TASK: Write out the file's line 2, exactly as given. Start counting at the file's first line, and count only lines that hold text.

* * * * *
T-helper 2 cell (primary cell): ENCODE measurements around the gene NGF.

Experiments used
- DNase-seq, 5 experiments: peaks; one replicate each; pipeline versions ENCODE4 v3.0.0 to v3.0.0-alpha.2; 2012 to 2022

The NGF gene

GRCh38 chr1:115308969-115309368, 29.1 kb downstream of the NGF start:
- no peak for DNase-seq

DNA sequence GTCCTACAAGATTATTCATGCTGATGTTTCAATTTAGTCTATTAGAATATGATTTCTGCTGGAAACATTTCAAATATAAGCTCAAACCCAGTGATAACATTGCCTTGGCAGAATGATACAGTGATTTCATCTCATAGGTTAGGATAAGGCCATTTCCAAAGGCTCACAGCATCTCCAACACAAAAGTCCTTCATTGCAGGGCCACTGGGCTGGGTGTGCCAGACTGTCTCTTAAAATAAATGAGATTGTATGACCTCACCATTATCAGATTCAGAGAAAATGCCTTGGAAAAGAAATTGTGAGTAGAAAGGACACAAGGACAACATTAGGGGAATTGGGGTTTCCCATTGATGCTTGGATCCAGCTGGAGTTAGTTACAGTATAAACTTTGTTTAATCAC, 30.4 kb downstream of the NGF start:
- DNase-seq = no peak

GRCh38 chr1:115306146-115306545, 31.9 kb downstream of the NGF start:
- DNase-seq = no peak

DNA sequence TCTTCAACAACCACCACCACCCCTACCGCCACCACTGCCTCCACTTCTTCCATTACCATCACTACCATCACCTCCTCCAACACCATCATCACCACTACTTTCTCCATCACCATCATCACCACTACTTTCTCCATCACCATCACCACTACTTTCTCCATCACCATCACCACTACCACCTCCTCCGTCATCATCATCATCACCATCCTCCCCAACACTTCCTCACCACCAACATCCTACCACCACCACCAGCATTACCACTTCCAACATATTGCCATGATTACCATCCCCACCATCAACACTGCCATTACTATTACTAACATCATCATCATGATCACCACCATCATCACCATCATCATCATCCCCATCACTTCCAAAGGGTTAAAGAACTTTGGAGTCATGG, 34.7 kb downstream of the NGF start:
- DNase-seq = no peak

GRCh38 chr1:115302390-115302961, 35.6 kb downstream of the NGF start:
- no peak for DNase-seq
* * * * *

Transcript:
Experiments used